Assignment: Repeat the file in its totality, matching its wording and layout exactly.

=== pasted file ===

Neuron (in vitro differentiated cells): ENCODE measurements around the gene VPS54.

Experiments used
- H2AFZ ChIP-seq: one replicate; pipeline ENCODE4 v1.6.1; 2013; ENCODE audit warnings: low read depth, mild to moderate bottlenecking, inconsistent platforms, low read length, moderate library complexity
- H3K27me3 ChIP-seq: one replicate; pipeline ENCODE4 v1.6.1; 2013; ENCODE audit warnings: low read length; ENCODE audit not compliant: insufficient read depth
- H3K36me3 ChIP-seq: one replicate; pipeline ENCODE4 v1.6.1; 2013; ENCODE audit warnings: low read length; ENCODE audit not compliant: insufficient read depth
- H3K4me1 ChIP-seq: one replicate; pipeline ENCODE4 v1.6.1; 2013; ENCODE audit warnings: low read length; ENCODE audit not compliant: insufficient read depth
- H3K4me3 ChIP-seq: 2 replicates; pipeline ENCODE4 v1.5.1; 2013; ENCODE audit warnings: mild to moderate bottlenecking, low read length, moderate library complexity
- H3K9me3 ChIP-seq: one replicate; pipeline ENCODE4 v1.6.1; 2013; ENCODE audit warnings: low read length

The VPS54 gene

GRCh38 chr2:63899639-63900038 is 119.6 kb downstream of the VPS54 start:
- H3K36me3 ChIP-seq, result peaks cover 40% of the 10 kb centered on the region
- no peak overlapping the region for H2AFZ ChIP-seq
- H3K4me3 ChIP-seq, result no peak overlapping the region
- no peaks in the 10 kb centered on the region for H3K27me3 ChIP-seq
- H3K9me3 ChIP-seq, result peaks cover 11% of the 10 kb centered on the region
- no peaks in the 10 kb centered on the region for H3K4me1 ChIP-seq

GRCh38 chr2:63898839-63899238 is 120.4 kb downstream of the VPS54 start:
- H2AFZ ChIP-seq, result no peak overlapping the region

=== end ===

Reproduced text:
Neuron (in vitro differentiated cells): ENCODE measurements around the gene VPS54.

Experiments used
- H2AFZ ChIP-seq: one replicate; pipeline ENCODE4 v1.6.1; 2013; ENCODE audit warnings: low read depth, mild to moderate bottlenecking, inconsistent platforms, low read length, moderate library complexity
- H3K27me3 ChIP-seq: one replicate; pipeline ENCODE4 v1.6.1; 2013; ENCODE audit warnings: low read length; ENCODE audit not compliant: insufficient read depth
- H3K36me3 ChIP-seq: one replicate; pipeline ENCODE4 v1.6.1; 2013; ENCODE audit warnings: low read length; ENCODE audit not compliant: insufficient read depth
- H3K4me1 ChIP-seq: one replicate; pipeline ENCODE4 v1.6.1; 2013; ENCODE audit warnings: low read length; ENCODE audit not compliant: insufficient read depth
- H3K4me3 ChIP-seq: 2 replicates; pipeline ENCODE4 v1.5.1; 2013; ENCODE audit warnings: mild to moderate bottlenecking, low read length, moderate library complexity
- H3K9me3 ChIP-seq: one replicate; pipeline ENCODE4 v1.6.1; 2013; ENCODE audit warnings: low read length

The VPS54 gene

GRCh38 chr2:63899639-63900038 is 119.6 kb downstream of the VPS54 start:
- H3K36me3 ChIP-seq, result peaks cover 40% of the 10 kb centered on the region
- no peak overlapping the region for H2AFZ ChIP-seq
- H3K4me3 ChIP-seq, result no peak overlapping the region
- no peaks in the 10 kb centered on the region for H3K27me3 ChIP-seq
- H3K9me3 ChIP-seq, result peaks cover 11% of the 10 kb centered on the region
- no peaks in the 10 kb centered on the region for H3K4me1 ChIP-seq

GRCh38 chr2:63898839-63899238 is 120.4 kb downstream of the VPS54 start:
- H2AFZ ChIP-seq, result no peak overlapping the region